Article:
Solubility: When a pesticide is soluble it will become dissolved with water that is moved throughout or over the soil. Pesticides that are highly soluble in water will dissolve easily and are more likely to move with either surface or soil water.

Persistence: Persistence is the ability for a pesticide to remain present in the soil and is often expressed in terms of half-life. Half-life is the length of time for one-half of the original quantity to break down.  Pesticides are typically broken down into three categories based on their half-lives, non-persistent with a half-life of less than thirty days, moderately persistent with a half-live of 30 to 100 days, and persistent with a half-live of greater than 100 days. Persistence can be desirable for long term control. However if a pesticide is rapidly broken down, it is less prone to leaching or runoff because it remains in the soil for short periods of time.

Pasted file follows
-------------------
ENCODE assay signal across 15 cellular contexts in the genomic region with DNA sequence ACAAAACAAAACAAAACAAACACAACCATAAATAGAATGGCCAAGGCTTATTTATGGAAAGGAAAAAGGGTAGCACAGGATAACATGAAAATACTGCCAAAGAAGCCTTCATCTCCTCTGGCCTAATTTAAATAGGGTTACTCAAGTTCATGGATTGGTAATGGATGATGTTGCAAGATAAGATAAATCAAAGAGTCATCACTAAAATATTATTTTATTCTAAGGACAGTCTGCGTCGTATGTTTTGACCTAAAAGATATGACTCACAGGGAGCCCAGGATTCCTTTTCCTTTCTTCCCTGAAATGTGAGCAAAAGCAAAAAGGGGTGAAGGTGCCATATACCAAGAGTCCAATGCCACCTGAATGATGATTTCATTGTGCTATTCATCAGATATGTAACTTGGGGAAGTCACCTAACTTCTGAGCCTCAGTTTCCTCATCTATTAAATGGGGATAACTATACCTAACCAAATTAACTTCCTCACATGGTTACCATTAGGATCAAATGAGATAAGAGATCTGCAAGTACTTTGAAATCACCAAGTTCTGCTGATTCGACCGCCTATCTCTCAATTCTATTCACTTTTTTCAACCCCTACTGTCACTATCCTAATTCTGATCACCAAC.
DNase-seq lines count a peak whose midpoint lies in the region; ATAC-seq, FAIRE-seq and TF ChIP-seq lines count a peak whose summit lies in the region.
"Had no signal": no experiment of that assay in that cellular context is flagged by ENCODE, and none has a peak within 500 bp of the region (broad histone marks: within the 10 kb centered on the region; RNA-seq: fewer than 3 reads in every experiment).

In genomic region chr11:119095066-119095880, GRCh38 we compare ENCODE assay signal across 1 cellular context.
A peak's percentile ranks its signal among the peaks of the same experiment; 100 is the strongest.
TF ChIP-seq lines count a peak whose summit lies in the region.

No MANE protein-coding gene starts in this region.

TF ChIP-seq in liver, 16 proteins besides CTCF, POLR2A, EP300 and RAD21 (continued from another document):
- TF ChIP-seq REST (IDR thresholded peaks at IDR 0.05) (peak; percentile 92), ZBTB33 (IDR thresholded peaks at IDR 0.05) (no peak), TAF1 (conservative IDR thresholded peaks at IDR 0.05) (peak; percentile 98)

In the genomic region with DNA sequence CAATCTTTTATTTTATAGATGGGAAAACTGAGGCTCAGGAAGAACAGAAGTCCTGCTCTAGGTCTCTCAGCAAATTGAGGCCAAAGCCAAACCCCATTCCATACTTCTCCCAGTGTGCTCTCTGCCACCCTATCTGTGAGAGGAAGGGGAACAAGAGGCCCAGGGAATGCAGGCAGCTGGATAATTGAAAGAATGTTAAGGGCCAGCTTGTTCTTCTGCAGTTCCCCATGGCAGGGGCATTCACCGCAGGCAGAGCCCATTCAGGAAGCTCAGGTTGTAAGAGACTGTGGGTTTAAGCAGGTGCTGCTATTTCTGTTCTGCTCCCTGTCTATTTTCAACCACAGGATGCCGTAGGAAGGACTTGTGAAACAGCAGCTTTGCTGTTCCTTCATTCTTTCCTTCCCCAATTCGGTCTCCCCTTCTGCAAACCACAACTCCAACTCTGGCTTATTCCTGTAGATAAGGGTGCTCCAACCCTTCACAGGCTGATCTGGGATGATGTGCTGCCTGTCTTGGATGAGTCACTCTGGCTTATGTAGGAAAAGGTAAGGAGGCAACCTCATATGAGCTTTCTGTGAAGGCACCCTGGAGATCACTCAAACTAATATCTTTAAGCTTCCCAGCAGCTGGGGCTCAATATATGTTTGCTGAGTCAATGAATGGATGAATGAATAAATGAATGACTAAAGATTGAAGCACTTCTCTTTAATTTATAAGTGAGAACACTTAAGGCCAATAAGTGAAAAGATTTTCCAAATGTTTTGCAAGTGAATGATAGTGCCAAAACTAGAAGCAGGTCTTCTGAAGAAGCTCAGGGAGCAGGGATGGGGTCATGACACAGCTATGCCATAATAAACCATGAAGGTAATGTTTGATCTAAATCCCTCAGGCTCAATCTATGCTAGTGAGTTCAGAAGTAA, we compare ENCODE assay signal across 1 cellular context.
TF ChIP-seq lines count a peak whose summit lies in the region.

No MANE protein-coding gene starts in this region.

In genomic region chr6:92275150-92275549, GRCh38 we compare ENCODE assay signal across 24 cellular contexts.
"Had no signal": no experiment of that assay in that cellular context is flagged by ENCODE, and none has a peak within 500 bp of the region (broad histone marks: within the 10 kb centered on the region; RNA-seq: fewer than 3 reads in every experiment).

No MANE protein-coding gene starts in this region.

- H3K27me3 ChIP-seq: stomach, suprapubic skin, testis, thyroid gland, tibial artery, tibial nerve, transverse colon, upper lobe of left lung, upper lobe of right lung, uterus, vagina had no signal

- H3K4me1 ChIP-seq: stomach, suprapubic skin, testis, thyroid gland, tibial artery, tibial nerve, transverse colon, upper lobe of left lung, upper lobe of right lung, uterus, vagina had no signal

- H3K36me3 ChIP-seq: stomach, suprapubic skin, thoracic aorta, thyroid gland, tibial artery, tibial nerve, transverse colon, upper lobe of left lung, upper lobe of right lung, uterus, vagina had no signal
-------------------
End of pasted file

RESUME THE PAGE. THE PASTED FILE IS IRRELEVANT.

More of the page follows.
Adsorption, solubility and persistence are three factors that are all interrelated, if a pesticide is extremely soluble, highly persistent, and are not tightly bound to the soil they are more likely to move into ground water.

Soil properties are also an important factor in the breakdown and movement of pesticides. These factors include texture, structure, permeability and organic matter.

Soil Texture: Soil texture is a term generally used to describe how different sizes of mineral particles such as sand, silt and clay are distributed in the soil. Soil particles range in size from very coarse sand to clay and are separated into groups according to their size. Coarse or sandy soils allow water to carry pesticides quickly downward, while textured soils can increase runoff.